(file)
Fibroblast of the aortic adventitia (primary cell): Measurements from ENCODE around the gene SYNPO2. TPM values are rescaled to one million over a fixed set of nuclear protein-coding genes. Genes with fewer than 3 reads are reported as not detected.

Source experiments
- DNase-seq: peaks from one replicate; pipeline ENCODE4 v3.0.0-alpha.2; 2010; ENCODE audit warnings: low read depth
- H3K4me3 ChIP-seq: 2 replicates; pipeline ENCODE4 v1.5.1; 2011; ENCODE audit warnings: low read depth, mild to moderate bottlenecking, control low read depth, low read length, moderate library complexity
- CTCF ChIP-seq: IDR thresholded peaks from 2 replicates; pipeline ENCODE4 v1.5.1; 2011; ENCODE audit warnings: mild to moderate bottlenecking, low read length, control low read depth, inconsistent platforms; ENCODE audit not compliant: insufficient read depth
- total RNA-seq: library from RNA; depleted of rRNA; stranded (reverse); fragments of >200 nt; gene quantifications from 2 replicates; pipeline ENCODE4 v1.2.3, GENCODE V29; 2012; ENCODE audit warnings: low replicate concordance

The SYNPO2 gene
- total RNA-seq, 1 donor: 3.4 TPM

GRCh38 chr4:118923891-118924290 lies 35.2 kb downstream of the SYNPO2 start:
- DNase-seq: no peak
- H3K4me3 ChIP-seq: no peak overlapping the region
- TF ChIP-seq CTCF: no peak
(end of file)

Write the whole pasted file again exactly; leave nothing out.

Fibroblast of the aortic adventitia (primary cell): Measurements from ENCODE around the gene SYNPO2. TPM values are rescaled to one million over a fixed set of nuclear protein-coding genes. Genes with fewer than 3 reads are reported as not detected.

Source experiments
- DNase-seq: peaks from one replicate; pipeline ENCODE4 v3.0.0-alpha.2; 2010; ENCODE audit warnings: low read depth
- H3K4me3 ChIP-seq: 2 replicates; pipeline ENCODE4 v1.5.1; 2011; ENCODE audit warnings: low read depth, mild to moderate bottlenecking, control low read depth, low read length, moderate library complexity
- CTCF ChIP-seq: IDR thresholded peaks from 2 replicates; pipeline ENCODE4 v1.5.1; 2011; ENCODE audit warnings: mild to moderate bottlenecking, low read length, control low read depth, inconsistent platforms; ENCODE audit not compliant: insufficient read depth
- total RNA-seq: library from RNA; depleted of rRNA; stranded (reverse); fragments of >200 nt; gene quantifications from 2 replicates; pipeline ENCODE4 v1.2.3, GENCODE V29; 2012; ENCODE audit warnings: low replicate concordance

The SYNPO2 gene
- total RNA-seq, 1 donor: 3.4 TPM

GRCh38 chr4:118923891-118924290 lies 35.2 kb downstream of the SYNPO2 start:
- DNase-seq: no peak
- H3K4me3 ChIP-seq: no peak overlapping the region
- TF ChIP-seq CTCF: no peak